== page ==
PWI can provide higher speeds than TFM as the number of ultrasonic waves emitted can be drastically reduced (typically from 1 to 10 plane waves in PWI versus 32 to 128 spherical/cylindrical waves in TFM, or 10 to 100 beams in PAUT). Image quality of PWI can be comparable to that of TFM or even better in some cases due the higher energy of plane waves as compared to cylindrical/spherical waves. However, near-surface resolution could be degraded in PWI for this same reason.

TFM/PWI imaging and its derived methods as phase-coherence imaging (PCI) are being increasingly adopted by a variety of industries for its improved resolution and ease of data analysis over PAUT.3


Adaptive TFM Technologies

Adaptive TFM is an advanced version of TFM, introducing the measurement of the surface profile (obtained from the own FMC dataset) into the image computation.

As FMC/TFM is based on quasi-omnidirectional waves (spherical or cylindrical, for square or rectangular array elements, respectively), adaptive TFM is especially indicated in those applications where large variations in the surface geometry are expected (see Figure 5).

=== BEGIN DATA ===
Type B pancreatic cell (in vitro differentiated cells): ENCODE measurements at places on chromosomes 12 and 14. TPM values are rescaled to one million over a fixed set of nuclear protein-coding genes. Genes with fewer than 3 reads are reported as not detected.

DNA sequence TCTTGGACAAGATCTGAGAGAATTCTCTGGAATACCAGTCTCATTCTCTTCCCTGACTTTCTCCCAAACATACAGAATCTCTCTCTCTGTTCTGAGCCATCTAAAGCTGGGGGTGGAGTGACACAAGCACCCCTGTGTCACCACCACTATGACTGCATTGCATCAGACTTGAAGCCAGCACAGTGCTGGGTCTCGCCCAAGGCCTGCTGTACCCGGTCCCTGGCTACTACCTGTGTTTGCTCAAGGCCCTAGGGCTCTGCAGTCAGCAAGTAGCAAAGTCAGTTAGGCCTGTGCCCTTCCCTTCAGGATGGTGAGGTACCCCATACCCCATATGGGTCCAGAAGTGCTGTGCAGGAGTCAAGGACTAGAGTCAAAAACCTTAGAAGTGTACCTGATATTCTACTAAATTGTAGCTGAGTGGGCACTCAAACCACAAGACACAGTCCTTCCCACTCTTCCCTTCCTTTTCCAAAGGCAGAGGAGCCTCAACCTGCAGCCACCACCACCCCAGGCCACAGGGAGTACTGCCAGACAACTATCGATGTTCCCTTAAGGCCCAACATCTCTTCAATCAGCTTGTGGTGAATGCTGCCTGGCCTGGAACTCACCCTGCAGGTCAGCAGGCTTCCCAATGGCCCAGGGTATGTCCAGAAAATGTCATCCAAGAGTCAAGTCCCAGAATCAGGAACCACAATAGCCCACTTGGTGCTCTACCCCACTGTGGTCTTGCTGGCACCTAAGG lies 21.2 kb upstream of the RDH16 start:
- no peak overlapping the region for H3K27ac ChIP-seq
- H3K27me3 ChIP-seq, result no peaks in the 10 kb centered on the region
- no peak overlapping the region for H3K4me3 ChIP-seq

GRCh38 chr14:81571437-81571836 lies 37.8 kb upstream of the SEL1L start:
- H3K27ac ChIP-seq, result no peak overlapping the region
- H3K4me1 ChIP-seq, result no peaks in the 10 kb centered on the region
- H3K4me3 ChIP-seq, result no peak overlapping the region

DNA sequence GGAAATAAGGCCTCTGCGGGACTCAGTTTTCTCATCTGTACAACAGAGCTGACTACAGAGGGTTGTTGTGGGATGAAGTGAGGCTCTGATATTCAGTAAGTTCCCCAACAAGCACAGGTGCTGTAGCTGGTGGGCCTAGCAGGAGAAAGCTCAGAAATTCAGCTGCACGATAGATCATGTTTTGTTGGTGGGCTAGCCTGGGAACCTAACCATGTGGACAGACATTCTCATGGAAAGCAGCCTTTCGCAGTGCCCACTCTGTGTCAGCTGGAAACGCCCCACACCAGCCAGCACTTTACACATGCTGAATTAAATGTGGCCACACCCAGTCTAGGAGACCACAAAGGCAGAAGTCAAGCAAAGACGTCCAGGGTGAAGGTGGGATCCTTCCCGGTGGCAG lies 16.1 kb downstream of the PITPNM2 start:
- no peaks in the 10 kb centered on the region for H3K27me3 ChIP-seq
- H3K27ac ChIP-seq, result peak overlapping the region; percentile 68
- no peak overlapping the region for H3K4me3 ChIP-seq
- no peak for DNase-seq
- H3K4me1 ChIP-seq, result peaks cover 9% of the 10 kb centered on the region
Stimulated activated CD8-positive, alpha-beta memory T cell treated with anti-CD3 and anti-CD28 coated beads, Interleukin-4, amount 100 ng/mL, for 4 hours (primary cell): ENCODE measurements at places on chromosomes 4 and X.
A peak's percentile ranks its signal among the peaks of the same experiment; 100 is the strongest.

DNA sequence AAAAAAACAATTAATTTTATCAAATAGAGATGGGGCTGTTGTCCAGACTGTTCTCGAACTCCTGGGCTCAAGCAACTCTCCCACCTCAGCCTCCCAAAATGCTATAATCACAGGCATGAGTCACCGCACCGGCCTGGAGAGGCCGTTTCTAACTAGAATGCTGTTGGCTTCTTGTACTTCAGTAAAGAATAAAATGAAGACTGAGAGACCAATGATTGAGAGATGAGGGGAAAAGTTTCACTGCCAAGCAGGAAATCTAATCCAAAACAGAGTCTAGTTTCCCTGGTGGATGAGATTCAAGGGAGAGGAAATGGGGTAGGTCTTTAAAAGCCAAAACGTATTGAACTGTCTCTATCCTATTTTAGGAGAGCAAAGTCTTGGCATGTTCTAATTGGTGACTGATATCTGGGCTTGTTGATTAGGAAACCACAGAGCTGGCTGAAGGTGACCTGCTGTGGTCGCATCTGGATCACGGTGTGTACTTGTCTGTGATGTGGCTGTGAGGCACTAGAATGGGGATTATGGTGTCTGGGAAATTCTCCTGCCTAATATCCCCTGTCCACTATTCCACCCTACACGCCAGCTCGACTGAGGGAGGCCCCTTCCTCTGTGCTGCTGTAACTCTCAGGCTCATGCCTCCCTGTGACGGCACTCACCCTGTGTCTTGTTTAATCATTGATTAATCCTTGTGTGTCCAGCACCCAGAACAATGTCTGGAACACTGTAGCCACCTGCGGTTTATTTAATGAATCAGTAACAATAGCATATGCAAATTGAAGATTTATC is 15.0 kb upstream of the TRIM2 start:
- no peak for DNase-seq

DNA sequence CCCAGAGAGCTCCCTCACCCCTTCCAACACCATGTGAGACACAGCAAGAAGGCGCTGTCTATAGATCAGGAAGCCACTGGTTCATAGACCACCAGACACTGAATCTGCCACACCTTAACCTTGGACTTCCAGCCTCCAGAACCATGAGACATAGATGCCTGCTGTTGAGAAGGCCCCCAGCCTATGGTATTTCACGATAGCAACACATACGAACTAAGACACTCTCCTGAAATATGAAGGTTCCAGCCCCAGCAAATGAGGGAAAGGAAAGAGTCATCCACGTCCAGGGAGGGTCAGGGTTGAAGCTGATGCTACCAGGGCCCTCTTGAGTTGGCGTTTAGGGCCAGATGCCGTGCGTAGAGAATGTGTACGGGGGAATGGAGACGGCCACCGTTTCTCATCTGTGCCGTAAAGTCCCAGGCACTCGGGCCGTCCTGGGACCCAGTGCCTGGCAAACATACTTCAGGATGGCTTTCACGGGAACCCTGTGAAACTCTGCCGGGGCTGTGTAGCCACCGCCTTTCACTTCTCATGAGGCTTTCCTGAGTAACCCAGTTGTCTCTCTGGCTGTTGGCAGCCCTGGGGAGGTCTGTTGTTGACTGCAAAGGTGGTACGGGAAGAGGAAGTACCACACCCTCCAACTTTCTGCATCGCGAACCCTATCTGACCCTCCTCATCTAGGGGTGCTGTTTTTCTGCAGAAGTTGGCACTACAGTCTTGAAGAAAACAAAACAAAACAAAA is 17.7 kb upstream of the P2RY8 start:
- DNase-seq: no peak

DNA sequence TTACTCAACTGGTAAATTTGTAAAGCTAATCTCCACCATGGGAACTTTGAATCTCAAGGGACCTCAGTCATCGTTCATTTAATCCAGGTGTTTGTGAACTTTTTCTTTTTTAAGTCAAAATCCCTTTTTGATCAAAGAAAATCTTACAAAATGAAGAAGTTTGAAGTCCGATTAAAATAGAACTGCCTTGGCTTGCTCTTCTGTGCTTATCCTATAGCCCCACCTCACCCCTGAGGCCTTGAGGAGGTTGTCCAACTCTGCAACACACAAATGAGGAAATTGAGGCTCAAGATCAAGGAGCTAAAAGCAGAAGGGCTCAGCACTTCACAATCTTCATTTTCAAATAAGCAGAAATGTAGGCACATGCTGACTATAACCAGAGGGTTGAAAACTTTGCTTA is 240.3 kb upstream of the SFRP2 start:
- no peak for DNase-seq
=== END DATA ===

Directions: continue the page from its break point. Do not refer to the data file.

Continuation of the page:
Figure 5. Omnidirectionality of spherical/cylindrical waves in ATFM favors the learning of complex surfaces. The yellow dotted pattern represents the optimized area for focalization.


One of the main advantages of adaptive TFM over adaptive PAUT is about how the images are processed. In adaptive PAUT, the obtained images (B-scan) show a flattened surface profile because the beam-steering process ends up emulating a probe parallel to the surface. Hence, the surface profile becomes flattened in the resulting B-scan. In contrast, adaptive TFM provides a real view of the material surface and volume (as it is measured), so any unexpected and/or unacceptable anomaly in the material surface would show up in the B-scan image and could be further analyzed (see Figure 6).